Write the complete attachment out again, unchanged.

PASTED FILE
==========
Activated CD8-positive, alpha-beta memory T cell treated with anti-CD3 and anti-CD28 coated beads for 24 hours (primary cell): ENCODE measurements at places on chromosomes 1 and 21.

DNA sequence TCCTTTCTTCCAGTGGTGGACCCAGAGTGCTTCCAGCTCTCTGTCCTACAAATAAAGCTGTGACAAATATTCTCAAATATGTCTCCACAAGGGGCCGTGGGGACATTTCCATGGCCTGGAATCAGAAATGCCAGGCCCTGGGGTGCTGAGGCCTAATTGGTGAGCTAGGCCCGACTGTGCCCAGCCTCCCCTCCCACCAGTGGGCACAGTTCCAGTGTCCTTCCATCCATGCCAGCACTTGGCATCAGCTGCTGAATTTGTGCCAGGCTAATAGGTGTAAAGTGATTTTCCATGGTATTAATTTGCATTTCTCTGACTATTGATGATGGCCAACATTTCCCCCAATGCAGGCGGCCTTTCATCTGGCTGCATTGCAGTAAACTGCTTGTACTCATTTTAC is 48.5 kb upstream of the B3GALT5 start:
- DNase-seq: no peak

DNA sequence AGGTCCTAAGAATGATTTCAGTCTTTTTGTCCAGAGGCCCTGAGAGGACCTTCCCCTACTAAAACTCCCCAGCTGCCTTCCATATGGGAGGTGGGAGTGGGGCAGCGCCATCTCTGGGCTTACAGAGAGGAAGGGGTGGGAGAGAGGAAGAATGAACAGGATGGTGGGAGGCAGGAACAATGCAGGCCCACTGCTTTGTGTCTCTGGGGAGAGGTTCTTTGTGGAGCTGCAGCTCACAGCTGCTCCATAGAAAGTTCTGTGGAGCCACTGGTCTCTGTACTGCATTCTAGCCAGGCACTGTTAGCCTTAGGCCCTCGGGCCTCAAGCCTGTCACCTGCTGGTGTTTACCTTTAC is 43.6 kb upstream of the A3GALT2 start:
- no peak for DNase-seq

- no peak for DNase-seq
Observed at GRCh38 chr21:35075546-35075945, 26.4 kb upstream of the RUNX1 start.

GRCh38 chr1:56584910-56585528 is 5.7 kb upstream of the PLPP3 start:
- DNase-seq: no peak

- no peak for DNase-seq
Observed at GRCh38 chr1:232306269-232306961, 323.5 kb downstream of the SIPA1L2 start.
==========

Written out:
Activated CD8-positive, alpha-beta memory T cell treated with anti-CD3 and anti-CD28 coated beads for 24 hours (primary cell): ENCODE measurements at places on chromosomes 1 and 21.

DNA sequence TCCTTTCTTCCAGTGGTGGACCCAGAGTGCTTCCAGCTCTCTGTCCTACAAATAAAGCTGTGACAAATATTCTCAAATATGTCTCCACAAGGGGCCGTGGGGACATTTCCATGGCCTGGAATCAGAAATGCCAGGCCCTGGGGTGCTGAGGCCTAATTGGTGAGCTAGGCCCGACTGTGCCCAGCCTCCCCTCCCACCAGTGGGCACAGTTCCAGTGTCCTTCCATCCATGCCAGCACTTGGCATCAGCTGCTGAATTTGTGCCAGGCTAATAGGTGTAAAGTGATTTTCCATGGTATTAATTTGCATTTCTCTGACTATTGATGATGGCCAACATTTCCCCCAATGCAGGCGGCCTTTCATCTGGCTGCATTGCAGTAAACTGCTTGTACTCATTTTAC is 48.5 kb upstream of the B3GALT5 start:
- DNase-seq: no peak

DNA sequence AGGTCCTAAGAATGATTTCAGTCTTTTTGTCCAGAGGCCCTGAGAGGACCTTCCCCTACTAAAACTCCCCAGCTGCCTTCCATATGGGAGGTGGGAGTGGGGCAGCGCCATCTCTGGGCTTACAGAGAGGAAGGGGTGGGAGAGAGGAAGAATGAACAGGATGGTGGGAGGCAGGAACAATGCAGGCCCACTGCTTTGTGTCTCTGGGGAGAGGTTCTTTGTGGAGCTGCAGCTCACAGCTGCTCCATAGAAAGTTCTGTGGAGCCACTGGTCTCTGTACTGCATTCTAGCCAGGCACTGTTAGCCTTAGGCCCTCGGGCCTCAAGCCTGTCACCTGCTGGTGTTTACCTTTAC is 43.6 kb upstream of the A3GALT2 start:
- no peak for DNase-seq

- no peak for DNase-seq
Observed at GRCh38 chr21:35075546-35075945, 26.4 kb upstream of the RUNX1 start.

GRCh38 chr1:56584910-56585528 is 5.7 kb upstream of the PLPP3 start:
- DNase-seq: no peak

- no peak for DNase-seq
Observed at GRCh38 chr1:232306269-232306961, 323.5 kb downstream of the SIPA1L2 start.